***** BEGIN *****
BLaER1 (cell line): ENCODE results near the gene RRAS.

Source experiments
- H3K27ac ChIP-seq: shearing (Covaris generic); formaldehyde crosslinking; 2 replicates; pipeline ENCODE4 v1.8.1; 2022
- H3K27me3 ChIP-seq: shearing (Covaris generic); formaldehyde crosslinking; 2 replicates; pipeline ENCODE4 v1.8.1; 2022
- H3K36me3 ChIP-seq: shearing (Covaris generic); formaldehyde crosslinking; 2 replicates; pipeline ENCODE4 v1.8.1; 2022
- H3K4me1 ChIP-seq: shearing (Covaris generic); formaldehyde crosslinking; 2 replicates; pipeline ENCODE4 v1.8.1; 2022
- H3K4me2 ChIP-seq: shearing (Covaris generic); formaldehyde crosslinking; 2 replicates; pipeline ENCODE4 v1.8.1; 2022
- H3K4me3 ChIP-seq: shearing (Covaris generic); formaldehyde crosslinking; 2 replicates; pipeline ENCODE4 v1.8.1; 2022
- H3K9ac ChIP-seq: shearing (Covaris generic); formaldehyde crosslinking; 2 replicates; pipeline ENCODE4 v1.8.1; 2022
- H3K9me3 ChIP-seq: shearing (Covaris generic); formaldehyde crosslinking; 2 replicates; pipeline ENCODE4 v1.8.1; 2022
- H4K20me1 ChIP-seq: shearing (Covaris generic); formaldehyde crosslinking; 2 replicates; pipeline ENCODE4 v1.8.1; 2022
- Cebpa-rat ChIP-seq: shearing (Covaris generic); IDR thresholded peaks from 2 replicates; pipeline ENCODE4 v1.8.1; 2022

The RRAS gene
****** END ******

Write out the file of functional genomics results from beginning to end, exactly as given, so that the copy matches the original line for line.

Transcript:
BLaER1 (cell line): ENCODE results near the gene RRAS.

Source experiments
- H3K27ac ChIP-seq: shearing (Covaris generic); formaldehyde crosslinking; 2 replicates; pipeline ENCODE4 v1.8.1; 2022
- H3K27me3 ChIP-seq: shearing (Covaris generic); formaldehyde crosslinking; 2 replicates; pipeline ENCODE4 v1.8.1; 2022
- H3K36me3 ChIP-seq: shearing (Covaris generic); formaldehyde crosslinking; 2 replicates; pipeline ENCODE4 v1.8.1; 2022
- H3K4me1 ChIP-seq: shearing (Covaris generic); formaldehyde crosslinking; 2 replicates; pipeline ENCODE4 v1.8.1; 2022
- H3K4me2 ChIP-seq: shearing (Covaris generic); formaldehyde crosslinking; 2 replicates; pipeline ENCODE4 v1.8.1; 2022
- H3K4me3 ChIP-seq: shearing (Covaris generic); formaldehyde crosslinking; 2 replicates; pipeline ENCODE4 v1.8.1; 2022
- H3K9ac ChIP-seq: shearing (Covaris generic); formaldehyde crosslinking; 2 replicates; pipeline ENCODE4 v1.8.1; 2022
- H3K9me3 ChIP-seq: shearing (Covaris generic); formaldehyde crosslinking; 2 replicates; pipeline ENCODE4 v1.8.1; 2022
- H4K20me1 ChIP-seq: shearing (Covaris generic); formaldehyde crosslinking; 2 replicates; pipeline ENCODE4 v1.8.1; 2022
- Cebpa-rat ChIP-seq: shearing (Covaris generic); IDR thresholded peaks from 2 replicates; pipeline ENCODE4 v1.8.1; 2022

The RRAS gene